For those of you interested in this sort of thing, I listened to Amanda Palmer's "The Killing Type" somewhat obsessively on repeat while writing this. I would also recommend her song,  "The Assistant," as an eerily apt soundtrack.

Thanks for reading. I hope you like it.

Friday, May 31, 2013

Hamlet days

"Oh God! God!
How weary, stale, flat, and unprofitable,
Seems to me all the uses of this world!"

     Hamlet, I.ii.134-36

Today I am having a day where writing is hard. I know exactly the scene I need to be writing, and writing it is like pulling teeth.

I just looked at that sentence and hated it, by the way. Cliché, and an uninteresting one. Boring verbs. It is indeed that sort of day.

I've written. I'm pretty much doing a full-out cheerleading routine for myself after each sentence, but there are more words on the page now than there were this morning, and there will be more before I go to bed tonight, and probably most of them won't be crossed out, and when I type the draft into the computer, I probably won't even remember how hard it was to get those words down.

Bad days happen. Days where it feels like you can't write, or that everything you write sucks, or that it's boring, and been done before. Someone on twitter asked what do I do when that happens, hence my posting this blog.

So. What do I do on the days writing is hard?

First, I try to work through it. Here's the thing. I am fortunate enough to have the problem of deadlines. Not everything I write is commissioned, but much is. So in many cases, someone is waiting for the thing I am writing. I believe in meeting my deadlines (some of which are also contractual obligations) because I believe that is the professional thing to do, and also because that is how I get paid. Sometimes working through the suck means turning to another project temporarily, and letting my mind clear that way. Sometimes it means reminding myself that what I am writing is a draft, and thus, it is okay to suck - expected even! - and that I will fix things in revisions. I'd say 80% of the time this works. It doesn't mean that the writing suddenly becomes fun - the day is usually still a slog, but I get done what I needed to do.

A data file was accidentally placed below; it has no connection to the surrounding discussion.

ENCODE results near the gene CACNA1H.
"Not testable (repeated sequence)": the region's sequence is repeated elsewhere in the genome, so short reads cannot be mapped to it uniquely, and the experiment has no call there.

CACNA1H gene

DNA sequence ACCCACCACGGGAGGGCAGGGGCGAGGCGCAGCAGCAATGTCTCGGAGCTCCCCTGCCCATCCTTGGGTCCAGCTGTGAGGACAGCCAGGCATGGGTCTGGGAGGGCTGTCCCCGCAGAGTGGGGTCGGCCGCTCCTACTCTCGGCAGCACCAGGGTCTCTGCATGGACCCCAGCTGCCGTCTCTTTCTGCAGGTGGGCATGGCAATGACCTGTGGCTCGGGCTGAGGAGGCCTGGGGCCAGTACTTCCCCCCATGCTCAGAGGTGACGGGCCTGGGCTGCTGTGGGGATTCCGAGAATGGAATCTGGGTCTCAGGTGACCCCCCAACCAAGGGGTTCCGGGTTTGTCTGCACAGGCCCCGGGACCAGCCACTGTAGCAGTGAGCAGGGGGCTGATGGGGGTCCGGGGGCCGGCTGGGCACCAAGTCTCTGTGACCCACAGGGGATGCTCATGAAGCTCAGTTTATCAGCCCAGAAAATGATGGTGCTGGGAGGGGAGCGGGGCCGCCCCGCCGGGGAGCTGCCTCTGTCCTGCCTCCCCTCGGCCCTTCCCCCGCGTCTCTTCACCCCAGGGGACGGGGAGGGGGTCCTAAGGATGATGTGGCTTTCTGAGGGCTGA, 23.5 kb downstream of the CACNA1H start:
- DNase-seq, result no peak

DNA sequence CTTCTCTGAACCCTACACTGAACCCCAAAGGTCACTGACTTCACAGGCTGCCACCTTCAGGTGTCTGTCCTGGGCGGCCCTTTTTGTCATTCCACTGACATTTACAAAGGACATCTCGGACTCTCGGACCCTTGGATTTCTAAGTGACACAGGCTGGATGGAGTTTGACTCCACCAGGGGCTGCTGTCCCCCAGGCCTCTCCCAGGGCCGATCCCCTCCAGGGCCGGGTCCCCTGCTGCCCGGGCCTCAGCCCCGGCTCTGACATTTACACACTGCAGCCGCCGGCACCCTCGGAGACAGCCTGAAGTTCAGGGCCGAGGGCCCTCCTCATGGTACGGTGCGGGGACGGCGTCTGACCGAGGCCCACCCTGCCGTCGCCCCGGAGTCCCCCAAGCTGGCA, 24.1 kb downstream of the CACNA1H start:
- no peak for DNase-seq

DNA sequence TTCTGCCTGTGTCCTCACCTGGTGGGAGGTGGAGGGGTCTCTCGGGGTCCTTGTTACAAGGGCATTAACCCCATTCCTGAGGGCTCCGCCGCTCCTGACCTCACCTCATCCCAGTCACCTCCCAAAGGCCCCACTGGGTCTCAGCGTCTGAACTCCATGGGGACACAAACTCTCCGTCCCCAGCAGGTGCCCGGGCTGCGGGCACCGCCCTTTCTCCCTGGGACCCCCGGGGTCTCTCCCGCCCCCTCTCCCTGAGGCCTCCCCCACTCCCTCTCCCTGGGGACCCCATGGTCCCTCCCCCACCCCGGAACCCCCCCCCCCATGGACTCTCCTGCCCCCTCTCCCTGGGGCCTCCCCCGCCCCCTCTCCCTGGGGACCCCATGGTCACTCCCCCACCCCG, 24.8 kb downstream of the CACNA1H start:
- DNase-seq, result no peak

If I can't work through it, I look around for something I can do that's necessary work, but isn't writing - cleaning the house, going to the grocery store. Baking. (Okay, maybe that one's not necessary.) Going for a run. Sometimes just the mental break from the project is enough to let me come back to it with fresh eyes, plus there's the bonus that I did something I needed to do. I'd say this gets me through about another 10% of the crap.